Hardness is loosely defined as the resistance of a material to scratching or indentation. The absolute hardness of a material can be determined precisely, using a mechanical instrument to measure the indentation of a special probe into a crystal surface. However, you can get a general idea of a mineral's relative hardness, by undertaking a few simple scratch tests.
The 19th century German mineralogist, Friedrich Mohs, devised a useful scale of mineral hardnesses, consisting of well-known minerals, ranked in order of increasing hardness, from talc, with a hardness of 1, to diamond, with a hardness of 10 (Table 2). Compared with an absolute hardness scale, Mohs' scale is highly non-linear (diamond is about four times harder than corundum; Figure 11c and b) but, because the scale uses common minerals, it provides a quick and easy reference for geologists in the field. Minerals with a hardness of less than 2.5 may be scratched by a fingernail, whereas those with a hardness of less than 3.5 may be scratched by a copper coin, and so on.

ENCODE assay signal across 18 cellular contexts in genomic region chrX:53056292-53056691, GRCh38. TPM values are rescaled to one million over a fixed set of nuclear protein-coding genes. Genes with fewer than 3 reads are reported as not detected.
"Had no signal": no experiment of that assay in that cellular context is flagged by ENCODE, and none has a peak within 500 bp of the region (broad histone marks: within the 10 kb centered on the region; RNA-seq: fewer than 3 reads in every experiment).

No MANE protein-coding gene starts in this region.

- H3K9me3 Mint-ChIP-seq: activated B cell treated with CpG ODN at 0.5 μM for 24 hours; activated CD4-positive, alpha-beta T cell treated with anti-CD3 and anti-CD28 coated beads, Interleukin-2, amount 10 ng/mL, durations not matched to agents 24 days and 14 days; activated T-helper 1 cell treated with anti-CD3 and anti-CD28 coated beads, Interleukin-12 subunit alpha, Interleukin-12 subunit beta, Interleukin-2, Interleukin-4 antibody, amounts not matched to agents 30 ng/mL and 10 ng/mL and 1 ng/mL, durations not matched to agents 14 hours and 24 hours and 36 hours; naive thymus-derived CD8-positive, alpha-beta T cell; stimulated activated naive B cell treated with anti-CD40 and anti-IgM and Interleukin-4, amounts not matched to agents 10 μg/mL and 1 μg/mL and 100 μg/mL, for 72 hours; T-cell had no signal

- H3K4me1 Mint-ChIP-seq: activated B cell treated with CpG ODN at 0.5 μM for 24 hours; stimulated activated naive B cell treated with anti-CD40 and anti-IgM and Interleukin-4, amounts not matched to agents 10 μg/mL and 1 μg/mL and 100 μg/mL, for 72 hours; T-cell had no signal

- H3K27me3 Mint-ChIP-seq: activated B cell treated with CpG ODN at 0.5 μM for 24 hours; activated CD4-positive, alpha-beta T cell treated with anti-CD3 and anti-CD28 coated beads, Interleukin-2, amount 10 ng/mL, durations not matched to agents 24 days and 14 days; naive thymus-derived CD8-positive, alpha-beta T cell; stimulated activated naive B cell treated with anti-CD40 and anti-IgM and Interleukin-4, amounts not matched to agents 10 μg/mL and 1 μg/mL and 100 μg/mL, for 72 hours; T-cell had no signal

Table 2 Mohs' hardness scale
|Mohs' hardness||Reference mineral||Non-mineral example (hardness in brackets)|
|copper coin1 (3.5)|
|window glass/ordinary knife blade (5.5)|
|hardened steel (6.5)|
Will quartz scratch topaz (Figure 11a)?
The hardness of quartz is 7, whereas topaz has a hardness of 8, so topaz will scratch quartz but not the other way round.
Hardness should not be confused with toughness, which is the resistance of a material to breaking. Many minerals are hard, but they may not be tough. Diamond, for example, is the hardest known material, but it is not tough: it will shatter if dropped onto a hard surface.